"F__k you, Mr. President. I say again, f__k you.

"You're like a wife beater who turns up with flowers on her birthday and expects everything to be right again. You want to be forgiven so you won't see what a miserable s__t you've been every time you look in a mirror or notice the bruises. You've had plenty of opportunities to get it right and you've failed. Try again with some poor bitch who doesn't know you the way we do, one who hasn't seen your record."

Well, I try to be a bit more diplomatic than that, but I understand Terry's indigation. This sort of shameless political posturing is just what I might expect from Bush Jr. in the final days of the campaign. And all the wailing and gnashing of teeth from the Family Reseach Council, American Family Association, etc. notwithstanding, Bush's support from the theocons is still solid. They believe he is on a mission from God, that he is playing a role in Biblical prophecy.

As for me, I'm not buying it. Let Bush Jr. suggest the Gay couples ought to be able to file joint federal tax returns and declare one another beneficiaries under Social Security, and even I'D vote him. But I'm not holding my breath.

Posted by: Chuck Anziulewicz at October 27, 2004 9:54 AM

I have a tendency toward believing that President Bush hasn't been involved with arguing against SSM like I have. When I first started arguing against SSM, I too thought that a Civil Union for Gay Practitioners would be okay as long as it wasn't marriage. I've since come to the conclusion that Civil Unions are marriage-lite solutions that are just as harmful to the institution of marriage as SSM. I think President Bush would change his mind about Civil Unions if he had been arguing with the same people as I have on these issues.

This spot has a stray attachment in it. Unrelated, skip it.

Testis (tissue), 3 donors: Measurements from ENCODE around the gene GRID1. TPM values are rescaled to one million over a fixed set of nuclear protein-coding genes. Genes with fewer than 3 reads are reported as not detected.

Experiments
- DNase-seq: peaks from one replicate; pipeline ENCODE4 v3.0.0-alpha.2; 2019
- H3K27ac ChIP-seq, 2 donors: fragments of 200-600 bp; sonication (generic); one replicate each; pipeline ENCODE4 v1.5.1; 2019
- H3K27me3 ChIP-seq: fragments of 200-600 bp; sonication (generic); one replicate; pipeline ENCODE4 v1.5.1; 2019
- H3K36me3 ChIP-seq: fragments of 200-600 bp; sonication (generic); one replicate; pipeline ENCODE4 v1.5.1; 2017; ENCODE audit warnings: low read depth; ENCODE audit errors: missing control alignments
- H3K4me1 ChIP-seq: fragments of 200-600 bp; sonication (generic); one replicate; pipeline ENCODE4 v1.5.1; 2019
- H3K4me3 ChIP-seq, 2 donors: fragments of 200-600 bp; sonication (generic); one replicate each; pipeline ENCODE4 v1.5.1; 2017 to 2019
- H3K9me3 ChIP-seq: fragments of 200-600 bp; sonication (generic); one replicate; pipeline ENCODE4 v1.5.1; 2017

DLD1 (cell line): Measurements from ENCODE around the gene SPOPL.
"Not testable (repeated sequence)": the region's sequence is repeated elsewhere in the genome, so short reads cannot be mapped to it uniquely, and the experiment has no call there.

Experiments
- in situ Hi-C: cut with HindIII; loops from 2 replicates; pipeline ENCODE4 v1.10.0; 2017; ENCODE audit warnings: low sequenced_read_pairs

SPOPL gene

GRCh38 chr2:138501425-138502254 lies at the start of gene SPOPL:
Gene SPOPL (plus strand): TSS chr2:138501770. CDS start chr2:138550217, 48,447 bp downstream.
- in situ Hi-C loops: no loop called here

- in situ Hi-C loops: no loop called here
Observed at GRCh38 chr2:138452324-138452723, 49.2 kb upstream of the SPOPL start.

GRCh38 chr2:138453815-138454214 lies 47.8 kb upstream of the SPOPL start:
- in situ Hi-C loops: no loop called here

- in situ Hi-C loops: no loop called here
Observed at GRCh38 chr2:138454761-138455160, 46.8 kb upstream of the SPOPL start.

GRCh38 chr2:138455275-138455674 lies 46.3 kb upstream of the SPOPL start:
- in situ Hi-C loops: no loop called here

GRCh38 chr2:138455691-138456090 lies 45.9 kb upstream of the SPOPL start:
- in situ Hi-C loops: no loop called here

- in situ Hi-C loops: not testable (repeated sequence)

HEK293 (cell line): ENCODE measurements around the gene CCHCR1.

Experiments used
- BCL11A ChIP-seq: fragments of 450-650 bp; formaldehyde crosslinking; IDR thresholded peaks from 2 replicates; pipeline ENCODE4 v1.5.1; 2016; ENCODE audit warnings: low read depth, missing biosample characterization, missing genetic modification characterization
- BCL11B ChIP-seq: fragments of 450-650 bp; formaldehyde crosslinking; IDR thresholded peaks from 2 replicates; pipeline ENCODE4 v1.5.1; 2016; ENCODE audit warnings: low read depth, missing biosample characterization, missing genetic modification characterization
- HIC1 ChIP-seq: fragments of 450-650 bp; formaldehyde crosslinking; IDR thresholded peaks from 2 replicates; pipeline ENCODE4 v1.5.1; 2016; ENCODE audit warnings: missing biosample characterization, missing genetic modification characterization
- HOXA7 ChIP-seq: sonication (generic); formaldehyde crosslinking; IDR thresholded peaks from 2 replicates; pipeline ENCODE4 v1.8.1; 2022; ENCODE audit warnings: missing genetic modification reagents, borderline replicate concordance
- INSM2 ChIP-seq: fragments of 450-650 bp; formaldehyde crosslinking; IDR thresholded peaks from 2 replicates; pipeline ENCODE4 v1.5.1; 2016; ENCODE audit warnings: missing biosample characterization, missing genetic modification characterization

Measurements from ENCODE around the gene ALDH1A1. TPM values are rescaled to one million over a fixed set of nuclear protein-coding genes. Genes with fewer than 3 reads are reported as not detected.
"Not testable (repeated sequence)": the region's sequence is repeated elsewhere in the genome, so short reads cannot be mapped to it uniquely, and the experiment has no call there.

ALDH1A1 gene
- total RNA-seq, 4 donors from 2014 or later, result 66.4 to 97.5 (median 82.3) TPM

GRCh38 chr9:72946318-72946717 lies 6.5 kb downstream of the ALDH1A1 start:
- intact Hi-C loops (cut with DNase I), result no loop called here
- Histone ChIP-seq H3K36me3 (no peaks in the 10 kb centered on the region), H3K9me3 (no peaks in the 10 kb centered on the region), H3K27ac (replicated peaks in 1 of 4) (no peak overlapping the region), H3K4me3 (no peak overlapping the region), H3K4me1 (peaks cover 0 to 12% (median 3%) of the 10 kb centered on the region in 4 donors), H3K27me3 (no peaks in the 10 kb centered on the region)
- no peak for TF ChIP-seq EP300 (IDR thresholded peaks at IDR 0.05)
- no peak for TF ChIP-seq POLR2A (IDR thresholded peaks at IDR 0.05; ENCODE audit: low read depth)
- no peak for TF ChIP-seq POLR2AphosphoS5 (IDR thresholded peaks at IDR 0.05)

I'm still voting for Bush. We can bring him up to speed on this issue once the election is over.

Well, Chuck, it looks like this time you failed to be a bit more diplomatic. You could have left the other comments (from Terry) where you found them.

Posted by: smmtheory at October 27, 2004 12:25 PM

SSMTHEORY: "You could have left the other comments (from Terry) where you found them."

Well, at least I sanitized them for your protection.

Posted by: Chuck Anziulewicz at October 27, 2004 1:04 PM

That's what you call sanitizing Chuck? I don't even want to think about what your bathroom is like if that's the case.

Posted by: smmtheory at October 27, 2004 4:38 PM

My bathrooms are both SPOTLESS, thank you very much.

Posted by: Chuck Anziulewicz at October 27, 2004 4:55 PM


Excellent post (as usual) on this subject. Yes, you and Stanley Kurtz seem to be the only ones really paying attention to the issue.

The big thing is that Sullivan must have some idea that courts will ram through gay "marriage" at some point in the future.

In fact, he's counting on it. Until that time, however, he'd rather bide his time and make (1) False federalist arguments for it; (2) False "conservative" notions for it; (3) Branding as radical and bigoted those who are engaged in the most "conservative" enterprise in the world - preserving the traditional family and (4) Hoping no one catches onto the whole game (and, he has plenty of company in this regard).

Posted by: Aaron at October 27, 2004 9:39 PM

I told you Chuck, I didn't want to think about it; but I think you ought to know that considering what you term as sanitized somehow steals all credibility from your spotless definition. And please, don't even post pictures to prove your bathroom is spotless... nobody cares.

Posted by: smmtheory at October 28, 2004 1:22 AM